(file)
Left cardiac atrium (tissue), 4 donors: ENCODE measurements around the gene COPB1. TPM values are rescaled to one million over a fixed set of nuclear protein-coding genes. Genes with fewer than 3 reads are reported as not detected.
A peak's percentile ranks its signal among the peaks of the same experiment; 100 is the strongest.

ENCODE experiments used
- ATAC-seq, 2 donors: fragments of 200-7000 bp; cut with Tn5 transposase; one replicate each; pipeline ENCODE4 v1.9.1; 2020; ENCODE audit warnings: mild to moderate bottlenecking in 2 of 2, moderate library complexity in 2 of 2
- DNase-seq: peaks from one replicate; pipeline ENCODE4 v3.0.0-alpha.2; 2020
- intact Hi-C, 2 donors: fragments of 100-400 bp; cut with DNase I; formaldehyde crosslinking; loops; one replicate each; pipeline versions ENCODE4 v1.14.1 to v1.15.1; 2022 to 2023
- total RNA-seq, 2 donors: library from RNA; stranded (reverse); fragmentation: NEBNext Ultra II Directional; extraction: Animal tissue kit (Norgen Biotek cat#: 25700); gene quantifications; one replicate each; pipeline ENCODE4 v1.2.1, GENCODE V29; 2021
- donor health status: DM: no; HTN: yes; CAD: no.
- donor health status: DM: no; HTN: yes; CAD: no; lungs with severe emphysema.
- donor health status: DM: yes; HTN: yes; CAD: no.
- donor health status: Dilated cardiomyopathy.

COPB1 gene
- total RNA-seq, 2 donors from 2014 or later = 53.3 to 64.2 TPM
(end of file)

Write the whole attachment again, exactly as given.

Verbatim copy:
Left cardiac atrium (tissue), 4 donors: ENCODE measurements around the gene COPB1. TPM values are rescaled to one million over a fixed set of nuclear protein-coding genes. Genes with fewer than 3 reads are reported as not detected.
A peak's percentile ranks its signal among the peaks of the same experiment; 100 is the strongest.

ENCODE experiments used
- ATAC-seq, 2 donors: fragments of 200-7000 bp; cut with Tn5 transposase; one replicate each; pipeline ENCODE4 v1.9.1; 2020; ENCODE audit warnings: mild to moderate bottlenecking in 2 of 2, moderate library complexity in 2 of 2
- DNase-seq: peaks from one replicate; pipeline ENCODE4 v3.0.0-alpha.2; 2020
- intact Hi-C, 2 donors: fragments of 100-400 bp; cut with DNase I; formaldehyde crosslinking; loops; one replicate each; pipeline versions ENCODE4 v1.14.1 to v1.15.1; 2022 to 2023
- total RNA-seq, 2 donors: library from RNA; stranded (reverse); fragmentation: NEBNext Ultra II Directional; extraction: Animal tissue kit (Norgen Biotek cat#: 25700); gene quantifications; one replicate each; pipeline ENCODE4 v1.2.1, GENCODE V29; 2021
- donor health status: DM: no; HTN: yes; CAD: no.
- donor health status: DM: no; HTN: yes; CAD: no; lungs with severe emphysema.
- donor health status: DM: yes; HTN: yes; CAD: no.
- donor health status: Dilated cardiomyopathy.

COPB1 gene
- total RNA-seq, 2 donors from 2014 or later = 53.3 to 64.2 TPM